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Science From Iowa’s Prairies | Planning To Go See Cicadas? Here’s What To Know

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Treść dostarczona przez Science Friday and WNYC Studios, Science Friday, and WNYC Studios. Cała zawartość podcastów, w tym odcinki, grafika i opisy podcastów, jest przesyłana i udostępniana bezpośrednio przez Science Friday and WNYC Studios, Science Friday, and WNYC Studios lub jego partnera na platformie podcastów. Jeśli uważasz, że ktoś wykorzystuje Twoje dzieło chronione prawem autorskim bez Twojej zgody, możesz postępować zgodnie z procedurą opisaną tutaj https://pl.player.fm/legal.

Science Friday is in Ames, Iowa, home to prairies, greater prairie chickens, and an array of wildlife. Also, the co-emergence of two periodical cicada broods is underway. Scientists have tips for how to experience the event.

Science From Iowa’s Prairies

This week, SciFri is coming to you from Ames, Iowa. We’re kicking off the sciencey Iowa celebrations by spotlighting some of the plants, animals and unique ecosystems of the Hawkeye state. Ira talks with Charity Nebbe, host of the “Talk of Iowa” at Iowa Public Radio, about the state’s largest prairie restoration project, the conservation of prairie chickens, and its rebounding wildlife.

Planning To Go See Cicadas? Here’s What To Know

In parts of the American South and Midwest, two broods of cicadas are emerging: Brood XIX, known as the Great Southern Brood, and Brood XIII, called the Northern Illinois Brood.

The dual emergence of these two particular broods is a rare event, since the Great Southern Brood emerges on a 13-year cycle and the Northern Illinois Brood emerges on a 17-year cycle. The last time they were seen together was in 1803. The two could overlap this spring in parts of Illinois and Iowa, where cicada enthusiasts will gather in parks to observe the emergence.

Plan to spend an afternoon or two,” recommends entomologist Dr. Laura Iles from Iowa State University. “Here in Iowa it tends to be pretty patchy even within a park, so talk to someone, a ranger, about what path to hike on and the best places to go see them.”

Ira Flatow speaks with Dr. Iles about the fascinating life cycle of cicadas, how best to approach cicada tourism, and why gardeners should hold off on planting new trees this year.

Transcripts for each segment will be available the week after the show airs on sciencefriday.com.

Subscribe to this podcast. Plus, to stay updated on all things science, sign up for Science Friday's newsletters.

  continue reading

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Manage episode 416270620 series 3503373
Treść dostarczona przez Science Friday and WNYC Studios, Science Friday, and WNYC Studios. Cała zawartość podcastów, w tym odcinki, grafika i opisy podcastów, jest przesyłana i udostępniana bezpośrednio przez Science Friday and WNYC Studios, Science Friday, and WNYC Studios lub jego partnera na platformie podcastów. Jeśli uważasz, że ktoś wykorzystuje Twoje dzieło chronione prawem autorskim bez Twojej zgody, możesz postępować zgodnie z procedurą opisaną tutaj https://pl.player.fm/legal.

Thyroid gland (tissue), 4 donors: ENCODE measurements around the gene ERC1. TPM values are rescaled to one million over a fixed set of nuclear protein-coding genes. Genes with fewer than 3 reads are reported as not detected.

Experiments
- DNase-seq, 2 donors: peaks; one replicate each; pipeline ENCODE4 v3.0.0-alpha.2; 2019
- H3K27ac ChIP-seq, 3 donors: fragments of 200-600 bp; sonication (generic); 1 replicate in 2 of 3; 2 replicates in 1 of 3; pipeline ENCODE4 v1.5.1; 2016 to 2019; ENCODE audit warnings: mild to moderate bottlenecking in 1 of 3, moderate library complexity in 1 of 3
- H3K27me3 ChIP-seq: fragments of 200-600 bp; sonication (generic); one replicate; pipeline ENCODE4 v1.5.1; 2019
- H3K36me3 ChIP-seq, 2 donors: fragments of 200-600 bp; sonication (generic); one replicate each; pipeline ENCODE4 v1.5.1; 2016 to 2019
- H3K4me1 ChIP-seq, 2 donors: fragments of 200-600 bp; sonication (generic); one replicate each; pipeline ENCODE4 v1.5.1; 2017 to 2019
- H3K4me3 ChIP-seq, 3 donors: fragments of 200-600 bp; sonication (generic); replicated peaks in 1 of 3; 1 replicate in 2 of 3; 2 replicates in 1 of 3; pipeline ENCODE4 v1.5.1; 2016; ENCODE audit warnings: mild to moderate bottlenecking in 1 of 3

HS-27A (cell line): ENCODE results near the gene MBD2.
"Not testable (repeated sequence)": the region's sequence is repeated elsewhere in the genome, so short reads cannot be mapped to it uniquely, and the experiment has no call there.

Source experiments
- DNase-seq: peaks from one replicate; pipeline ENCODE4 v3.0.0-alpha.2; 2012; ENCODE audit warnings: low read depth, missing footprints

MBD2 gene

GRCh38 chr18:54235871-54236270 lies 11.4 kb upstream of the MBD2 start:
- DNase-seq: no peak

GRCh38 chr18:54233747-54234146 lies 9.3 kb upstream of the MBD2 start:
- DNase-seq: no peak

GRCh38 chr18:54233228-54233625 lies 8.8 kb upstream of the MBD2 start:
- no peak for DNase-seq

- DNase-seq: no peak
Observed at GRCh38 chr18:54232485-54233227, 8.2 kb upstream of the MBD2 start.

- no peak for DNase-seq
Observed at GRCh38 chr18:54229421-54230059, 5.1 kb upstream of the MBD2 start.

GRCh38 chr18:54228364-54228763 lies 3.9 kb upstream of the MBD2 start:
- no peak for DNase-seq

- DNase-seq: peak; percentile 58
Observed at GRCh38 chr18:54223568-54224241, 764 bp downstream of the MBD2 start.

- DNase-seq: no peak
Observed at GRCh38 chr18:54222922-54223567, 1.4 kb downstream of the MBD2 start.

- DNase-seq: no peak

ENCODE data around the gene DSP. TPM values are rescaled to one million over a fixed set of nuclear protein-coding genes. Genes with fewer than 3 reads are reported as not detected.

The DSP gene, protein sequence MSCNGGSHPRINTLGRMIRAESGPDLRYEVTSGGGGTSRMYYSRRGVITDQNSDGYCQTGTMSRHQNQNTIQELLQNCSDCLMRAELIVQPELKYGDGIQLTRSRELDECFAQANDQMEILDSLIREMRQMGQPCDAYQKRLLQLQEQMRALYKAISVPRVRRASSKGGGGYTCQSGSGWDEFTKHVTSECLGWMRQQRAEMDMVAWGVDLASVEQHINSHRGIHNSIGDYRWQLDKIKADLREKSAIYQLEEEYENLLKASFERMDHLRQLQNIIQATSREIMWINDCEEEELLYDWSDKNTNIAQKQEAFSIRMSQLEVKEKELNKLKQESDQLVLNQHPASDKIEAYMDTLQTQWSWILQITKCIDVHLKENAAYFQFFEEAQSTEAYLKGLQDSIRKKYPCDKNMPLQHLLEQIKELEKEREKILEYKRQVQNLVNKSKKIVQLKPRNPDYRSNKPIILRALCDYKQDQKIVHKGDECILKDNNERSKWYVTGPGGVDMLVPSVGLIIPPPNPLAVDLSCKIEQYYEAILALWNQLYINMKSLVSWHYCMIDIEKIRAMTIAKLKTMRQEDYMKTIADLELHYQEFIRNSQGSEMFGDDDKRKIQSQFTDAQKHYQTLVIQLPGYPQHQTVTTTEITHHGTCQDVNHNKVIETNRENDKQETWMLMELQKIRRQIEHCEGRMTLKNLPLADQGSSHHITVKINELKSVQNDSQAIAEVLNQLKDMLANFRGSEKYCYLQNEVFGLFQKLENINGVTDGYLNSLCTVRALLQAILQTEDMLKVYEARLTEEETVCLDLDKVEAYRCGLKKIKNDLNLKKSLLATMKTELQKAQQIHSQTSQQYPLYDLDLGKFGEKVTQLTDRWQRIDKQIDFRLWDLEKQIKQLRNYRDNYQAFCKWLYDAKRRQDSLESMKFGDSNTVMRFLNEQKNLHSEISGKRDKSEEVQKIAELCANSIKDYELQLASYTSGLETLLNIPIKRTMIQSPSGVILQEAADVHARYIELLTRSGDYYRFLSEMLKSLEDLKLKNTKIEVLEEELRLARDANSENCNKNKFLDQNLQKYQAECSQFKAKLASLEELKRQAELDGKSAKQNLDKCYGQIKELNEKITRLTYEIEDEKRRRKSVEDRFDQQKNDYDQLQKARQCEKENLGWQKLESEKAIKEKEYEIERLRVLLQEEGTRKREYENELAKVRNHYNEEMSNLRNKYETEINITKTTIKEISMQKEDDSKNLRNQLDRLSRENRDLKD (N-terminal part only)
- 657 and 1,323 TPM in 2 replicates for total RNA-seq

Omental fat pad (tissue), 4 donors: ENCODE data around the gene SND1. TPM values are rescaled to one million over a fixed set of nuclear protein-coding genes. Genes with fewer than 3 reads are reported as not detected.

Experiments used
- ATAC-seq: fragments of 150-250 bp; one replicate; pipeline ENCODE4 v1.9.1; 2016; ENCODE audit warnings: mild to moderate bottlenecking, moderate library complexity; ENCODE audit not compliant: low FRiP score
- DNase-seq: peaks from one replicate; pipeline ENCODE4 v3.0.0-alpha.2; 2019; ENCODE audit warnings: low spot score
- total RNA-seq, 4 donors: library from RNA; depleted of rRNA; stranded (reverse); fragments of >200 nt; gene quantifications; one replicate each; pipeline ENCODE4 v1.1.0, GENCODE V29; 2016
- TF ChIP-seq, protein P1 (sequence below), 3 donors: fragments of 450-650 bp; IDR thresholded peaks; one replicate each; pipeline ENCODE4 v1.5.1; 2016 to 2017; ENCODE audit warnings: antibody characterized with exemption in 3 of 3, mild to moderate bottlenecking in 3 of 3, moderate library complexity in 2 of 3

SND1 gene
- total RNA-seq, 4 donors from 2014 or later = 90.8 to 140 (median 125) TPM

Science Friday is in Ames, Iowa, home to prairies, greater prairie chickens, and an array of wildlife. Also, the co-emergence of two periodical cicada broods is underway. Scientists have tips for how to experience the event.

Science From Iowa’s Prairies

This week, SciFri is coming to you from Ames, Iowa. We’re kicking off the sciencey Iowa celebrations by spotlighting some of the plants, animals and unique ecosystems of the Hawkeye state. Ira talks with Charity Nebbe, host of the “Talk of Iowa” at Iowa Public Radio, about the state’s largest prairie restoration project, the conservation of prairie chickens, and its rebounding wildlife.

Planning To Go See Cicadas? Here’s What To Know

In parts of the American South and Midwest, two broods of cicadas are emerging: Brood XIX, known as the Great Southern Brood, and Brood XIII, called the Northern Illinois Brood.

The dual emergence of these two particular broods is a rare event, since the Great Southern Brood emerges on a 13-year cycle and the Northern Illinois Brood emerges on a 17-year cycle. The last time they were seen together was in 1803. The two could overlap this spring in parts of Illinois and Iowa, where cicada enthusiasts will gather in parks to observe the emergence.

Plan to spend an afternoon or two,” recommends entomologist Dr. Laura Iles from Iowa State University. “Here in Iowa it tends to be pretty patchy even within a park, so talk to someone, a ranger, about what path to hike on and the best places to go see them.”

Ira Flatow speaks with Dr. Iles about the fascinating life cycle of cicadas, how best to approach cicada tourism, and why gardeners should hold off on planting new trees this year.

Transcripts for each segment will be available the week after the show airs on sciencefriday.com.

Subscribe to this podcast. Plus, to stay updated on all things science, sign up for Science Friday's newsletters.

  continue reading

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